If a new hire is expected to put in 40 hours, 50 hours, or even more at their job, their new position will be their life for as long as they have it. Yes, of course, they want the income, and maybe they’re building skills for their next career step. Nonetheless, if the culture in which they’re being asked to work doesn’t feel at least as fulfilling as the job itself, they’re likely to pass. That is, if they have a choice; if not, the company’s about to gain an unhappy, disengaged employee struggling to thrive. In her Big Think Edge video “Create a Hiring Cycle for Millennial Talent,” CEO and co-founder of The Muse Kathryn Minshew talks about strengthening the value proposition for new hires by architecting an attractive company culture, right down to the candidate’s first job interview.
The way to an inviting culture
By culture, Minshew says she’s referring to “norms of the behaviors, the beliefs, the actions and the words that really make up what it’s like to work at a particular company.” Really good companies consciously develop their cultures, she asserts — they don’t just happen.
So what if your company’s culture did just happen? Minshew suggests some things you can do to. She sees the process as constituting a “tremendous opportunity” for management: “I think that it’s so powerful for a business to figure out what is your culture and how do you articulate that.”
Minshew says your employees can help guide you. You can ask them questions such as:
- Why did they choose to work for your company?
- Why do they stay?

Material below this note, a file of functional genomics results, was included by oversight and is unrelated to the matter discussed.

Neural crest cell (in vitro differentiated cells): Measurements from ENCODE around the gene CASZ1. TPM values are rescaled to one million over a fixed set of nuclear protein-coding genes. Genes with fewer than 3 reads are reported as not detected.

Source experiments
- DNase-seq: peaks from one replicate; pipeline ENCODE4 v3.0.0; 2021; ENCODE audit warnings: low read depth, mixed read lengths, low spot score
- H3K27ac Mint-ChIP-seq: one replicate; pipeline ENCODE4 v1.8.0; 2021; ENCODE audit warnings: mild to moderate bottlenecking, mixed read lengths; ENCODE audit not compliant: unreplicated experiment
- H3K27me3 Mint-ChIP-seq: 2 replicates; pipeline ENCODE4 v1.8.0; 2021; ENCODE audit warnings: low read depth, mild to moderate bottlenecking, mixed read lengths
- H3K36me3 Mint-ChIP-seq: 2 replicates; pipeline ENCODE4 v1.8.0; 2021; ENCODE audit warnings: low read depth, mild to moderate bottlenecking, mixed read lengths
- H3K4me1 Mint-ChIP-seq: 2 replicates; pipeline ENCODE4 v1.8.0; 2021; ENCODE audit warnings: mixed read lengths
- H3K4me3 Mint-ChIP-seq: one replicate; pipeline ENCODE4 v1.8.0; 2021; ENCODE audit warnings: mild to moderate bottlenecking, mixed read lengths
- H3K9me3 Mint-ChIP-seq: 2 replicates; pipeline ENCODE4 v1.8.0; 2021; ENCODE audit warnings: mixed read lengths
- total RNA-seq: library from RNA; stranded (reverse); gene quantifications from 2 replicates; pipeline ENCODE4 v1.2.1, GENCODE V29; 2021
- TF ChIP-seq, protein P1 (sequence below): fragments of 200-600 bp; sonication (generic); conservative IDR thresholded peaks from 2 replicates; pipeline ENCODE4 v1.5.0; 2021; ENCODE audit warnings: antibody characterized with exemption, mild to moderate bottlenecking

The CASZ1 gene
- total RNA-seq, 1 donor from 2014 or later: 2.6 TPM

- What is it that they would tell their friends and contacts about working at your company?
Their answers provide you a means of understanding what you’re getting right, or not, and help you make your company all you want it to be for the people on whom its success depends. This isn’t just a touchy-feely goal either, because, as Minshew puts it, “ultimately at the end of the day, really talented people, they are out there looking at different companies, and they’re not just weighing them based on salary and perks. They’re weighing them based on culture and based on the experience of working there.”
Presenting your culture right from the start
While Minshew recognizes that some companies are reluctant to let go of the traditional job interview for new applicants, rethinking the way you get to know them and the manner in which they can get to know you can help everyone connect more effectively.
Some companies immediately engage candidates in problem-solving sessions. If it’s possible, paying them for their hour or two is a good idea, because it communicates your respect for the value of their time. “So they’ll say; we want you to come in. We’re going to pay you for an hour, and we’re going to actually have you problem-solve with a couple of people on the team.” This is obviously a great way to expose new people to your culture, see how they work, and test their cultural fit.
Once a new employee is hired, onboarding should instill confidence that they made the right choice in signing on. In addition to all the forms that have to be filled out, and training, why not use it as a forum welcoming them into a culture in which they have real value and that’s designed to invest in their growth? As Minshew puts it, “Onboarding is a great chance to do that because you can really lay out ‘here’s what you’re going to learn. Here’s what you’re going to get out of this job.’”